Plans for Dyson’s “radically different” electric car have been revealed. Founder James Dyson said that the patents were deliberately light on specifics, but hinted towards unusual proportions and off-road potential.
Most famous for their vacuum cleaners and fans, this diversion into the motoring industry is a bold move.
James Dyson explained the concept in a memo to staff, saying competitors had underestimated the market. Dyson met with the Prime Minister to discuss making electric cars compulsory by 2030 instead of the suggested 2040 deadline, which Dyson felt was a “watered down” promise.
According to data from YouGov Profiles, existing Dyson customers are four per cent more likely (at 42 per cent) than the UK average to consider owning an electric car in the next 10 years, showing this new venture could be a good match for the company’s customer base – but also that there’s significant demand.
YouGov Profiles data suggests that Dyson customers support this theory; 48 per cent of customers agree that the biggest threat to civilisation is climate change.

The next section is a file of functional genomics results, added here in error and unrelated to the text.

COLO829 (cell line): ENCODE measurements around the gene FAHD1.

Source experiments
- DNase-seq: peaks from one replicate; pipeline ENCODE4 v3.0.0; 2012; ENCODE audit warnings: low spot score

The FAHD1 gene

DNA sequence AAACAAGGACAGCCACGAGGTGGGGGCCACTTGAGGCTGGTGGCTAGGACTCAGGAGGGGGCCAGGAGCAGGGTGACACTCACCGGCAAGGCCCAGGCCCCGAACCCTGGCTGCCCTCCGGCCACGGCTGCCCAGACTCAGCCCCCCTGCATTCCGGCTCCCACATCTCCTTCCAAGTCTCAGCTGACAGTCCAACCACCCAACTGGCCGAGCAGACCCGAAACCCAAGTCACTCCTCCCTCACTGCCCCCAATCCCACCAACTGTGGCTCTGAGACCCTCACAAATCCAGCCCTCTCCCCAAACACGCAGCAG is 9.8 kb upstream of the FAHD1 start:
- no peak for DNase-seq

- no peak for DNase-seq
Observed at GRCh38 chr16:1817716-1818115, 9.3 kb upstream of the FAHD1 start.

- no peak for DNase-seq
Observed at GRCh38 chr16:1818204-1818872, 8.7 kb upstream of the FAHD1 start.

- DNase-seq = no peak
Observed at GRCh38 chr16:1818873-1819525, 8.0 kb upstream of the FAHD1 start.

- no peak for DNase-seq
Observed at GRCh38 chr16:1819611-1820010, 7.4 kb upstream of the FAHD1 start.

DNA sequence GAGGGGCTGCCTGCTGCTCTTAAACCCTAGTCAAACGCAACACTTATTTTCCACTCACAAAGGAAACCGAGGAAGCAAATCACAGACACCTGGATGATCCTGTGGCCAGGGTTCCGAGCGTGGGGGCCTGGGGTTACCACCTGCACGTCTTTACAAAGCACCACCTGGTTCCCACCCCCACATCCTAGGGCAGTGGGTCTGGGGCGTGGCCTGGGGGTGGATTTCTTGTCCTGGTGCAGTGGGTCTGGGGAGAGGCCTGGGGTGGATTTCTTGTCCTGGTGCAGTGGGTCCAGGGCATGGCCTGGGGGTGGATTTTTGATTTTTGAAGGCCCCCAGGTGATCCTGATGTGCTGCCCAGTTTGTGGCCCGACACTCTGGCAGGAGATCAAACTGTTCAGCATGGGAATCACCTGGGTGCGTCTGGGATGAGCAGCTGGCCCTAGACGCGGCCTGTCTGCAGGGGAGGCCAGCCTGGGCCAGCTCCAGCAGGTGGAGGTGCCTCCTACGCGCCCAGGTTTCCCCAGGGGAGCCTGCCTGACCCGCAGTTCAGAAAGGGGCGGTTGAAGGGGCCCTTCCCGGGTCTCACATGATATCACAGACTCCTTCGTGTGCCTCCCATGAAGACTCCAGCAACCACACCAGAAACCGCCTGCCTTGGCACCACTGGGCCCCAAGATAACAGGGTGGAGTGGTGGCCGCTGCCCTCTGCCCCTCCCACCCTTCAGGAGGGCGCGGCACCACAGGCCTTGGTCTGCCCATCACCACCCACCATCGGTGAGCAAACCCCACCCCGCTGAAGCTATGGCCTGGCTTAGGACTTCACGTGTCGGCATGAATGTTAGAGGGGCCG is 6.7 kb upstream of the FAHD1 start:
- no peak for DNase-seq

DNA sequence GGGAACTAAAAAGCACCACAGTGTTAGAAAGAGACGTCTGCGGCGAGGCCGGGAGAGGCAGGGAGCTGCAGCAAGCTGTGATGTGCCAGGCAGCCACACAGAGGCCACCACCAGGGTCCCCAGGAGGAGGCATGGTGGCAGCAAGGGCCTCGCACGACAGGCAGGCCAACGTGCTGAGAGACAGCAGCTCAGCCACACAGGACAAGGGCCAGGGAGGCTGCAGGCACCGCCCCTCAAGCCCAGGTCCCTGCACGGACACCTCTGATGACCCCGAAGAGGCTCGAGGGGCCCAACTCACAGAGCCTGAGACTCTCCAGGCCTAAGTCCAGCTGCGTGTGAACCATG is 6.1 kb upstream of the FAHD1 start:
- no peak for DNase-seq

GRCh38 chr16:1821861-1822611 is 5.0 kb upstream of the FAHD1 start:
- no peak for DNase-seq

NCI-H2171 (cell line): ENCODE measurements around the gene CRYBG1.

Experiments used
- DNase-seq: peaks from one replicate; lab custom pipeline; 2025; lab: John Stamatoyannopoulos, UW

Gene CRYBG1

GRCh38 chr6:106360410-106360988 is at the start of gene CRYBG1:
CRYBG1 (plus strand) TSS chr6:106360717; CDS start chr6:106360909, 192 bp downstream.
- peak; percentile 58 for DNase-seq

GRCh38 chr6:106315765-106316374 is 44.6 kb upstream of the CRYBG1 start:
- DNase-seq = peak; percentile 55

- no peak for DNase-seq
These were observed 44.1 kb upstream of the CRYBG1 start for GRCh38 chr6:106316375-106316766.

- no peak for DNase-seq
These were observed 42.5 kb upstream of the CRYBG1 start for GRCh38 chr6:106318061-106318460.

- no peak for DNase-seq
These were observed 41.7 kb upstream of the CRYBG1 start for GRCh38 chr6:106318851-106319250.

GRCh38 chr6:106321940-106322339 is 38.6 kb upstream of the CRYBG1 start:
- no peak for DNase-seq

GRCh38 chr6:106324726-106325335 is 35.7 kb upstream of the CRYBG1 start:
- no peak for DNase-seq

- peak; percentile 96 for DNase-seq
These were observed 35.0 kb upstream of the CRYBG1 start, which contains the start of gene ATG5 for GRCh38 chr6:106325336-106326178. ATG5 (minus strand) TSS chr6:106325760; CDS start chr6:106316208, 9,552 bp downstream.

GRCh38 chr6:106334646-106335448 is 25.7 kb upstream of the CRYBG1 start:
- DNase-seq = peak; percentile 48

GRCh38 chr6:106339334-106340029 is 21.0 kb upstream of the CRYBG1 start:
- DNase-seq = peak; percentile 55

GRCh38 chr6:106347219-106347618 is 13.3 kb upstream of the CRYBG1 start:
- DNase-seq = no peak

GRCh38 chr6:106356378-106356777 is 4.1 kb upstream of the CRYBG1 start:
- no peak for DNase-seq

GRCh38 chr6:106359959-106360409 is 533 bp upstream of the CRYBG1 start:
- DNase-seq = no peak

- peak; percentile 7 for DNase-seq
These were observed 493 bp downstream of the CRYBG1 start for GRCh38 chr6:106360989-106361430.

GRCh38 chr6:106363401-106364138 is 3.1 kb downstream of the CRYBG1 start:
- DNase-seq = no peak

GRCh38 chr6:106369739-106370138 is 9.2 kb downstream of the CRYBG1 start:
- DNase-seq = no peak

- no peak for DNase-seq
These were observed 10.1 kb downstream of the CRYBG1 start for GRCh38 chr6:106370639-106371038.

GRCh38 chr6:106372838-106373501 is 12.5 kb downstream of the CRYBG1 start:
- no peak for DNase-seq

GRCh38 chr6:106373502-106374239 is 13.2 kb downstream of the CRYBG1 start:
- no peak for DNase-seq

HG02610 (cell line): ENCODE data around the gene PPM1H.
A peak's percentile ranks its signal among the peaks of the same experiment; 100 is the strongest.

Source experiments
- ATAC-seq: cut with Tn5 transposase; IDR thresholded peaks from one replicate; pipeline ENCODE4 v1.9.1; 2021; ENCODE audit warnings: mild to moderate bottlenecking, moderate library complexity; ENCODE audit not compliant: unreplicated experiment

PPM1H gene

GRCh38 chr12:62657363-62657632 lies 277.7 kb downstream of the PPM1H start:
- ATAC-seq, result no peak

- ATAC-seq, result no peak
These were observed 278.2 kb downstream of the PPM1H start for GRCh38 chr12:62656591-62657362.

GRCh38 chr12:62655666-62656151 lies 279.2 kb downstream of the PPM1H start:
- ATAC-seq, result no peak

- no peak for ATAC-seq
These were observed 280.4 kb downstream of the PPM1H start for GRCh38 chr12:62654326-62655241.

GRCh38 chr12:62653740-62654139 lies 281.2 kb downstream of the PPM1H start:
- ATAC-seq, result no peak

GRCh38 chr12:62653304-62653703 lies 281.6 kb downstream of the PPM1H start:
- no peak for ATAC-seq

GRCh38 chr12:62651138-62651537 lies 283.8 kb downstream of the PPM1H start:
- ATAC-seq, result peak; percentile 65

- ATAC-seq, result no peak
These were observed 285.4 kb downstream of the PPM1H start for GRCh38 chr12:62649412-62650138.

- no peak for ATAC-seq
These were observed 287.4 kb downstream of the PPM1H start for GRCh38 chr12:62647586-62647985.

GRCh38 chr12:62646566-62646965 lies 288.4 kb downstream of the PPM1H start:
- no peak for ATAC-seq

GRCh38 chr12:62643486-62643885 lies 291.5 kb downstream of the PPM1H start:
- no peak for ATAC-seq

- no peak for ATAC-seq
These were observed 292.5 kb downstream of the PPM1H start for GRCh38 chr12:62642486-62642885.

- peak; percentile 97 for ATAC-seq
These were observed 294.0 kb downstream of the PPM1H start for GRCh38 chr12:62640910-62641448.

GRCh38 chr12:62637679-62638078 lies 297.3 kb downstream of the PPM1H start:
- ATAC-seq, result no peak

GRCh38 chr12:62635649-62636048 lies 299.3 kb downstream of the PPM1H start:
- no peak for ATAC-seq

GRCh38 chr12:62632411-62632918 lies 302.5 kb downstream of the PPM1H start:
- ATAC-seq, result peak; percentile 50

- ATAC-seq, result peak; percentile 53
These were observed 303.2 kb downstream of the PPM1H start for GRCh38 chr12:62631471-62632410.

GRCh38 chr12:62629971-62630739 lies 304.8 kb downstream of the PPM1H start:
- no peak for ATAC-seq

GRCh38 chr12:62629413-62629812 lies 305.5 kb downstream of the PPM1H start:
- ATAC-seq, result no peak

Additionally almost two thirds (60 per cent) think that we should drive less in order to save the environment. Volkswagen also recently announced plans to create electric cars, which is a welcome move after its 2015 emissions scandal.
The VW scandal affected Dyson customers more than the UK average, with almost two thirds (59 per cent) saying they would now avoid buying from the firm (compared to 50 per cent of the UK as a whole). This suggests that the Dyson customer base cares about environmental issues, and want to be more climate-friendly.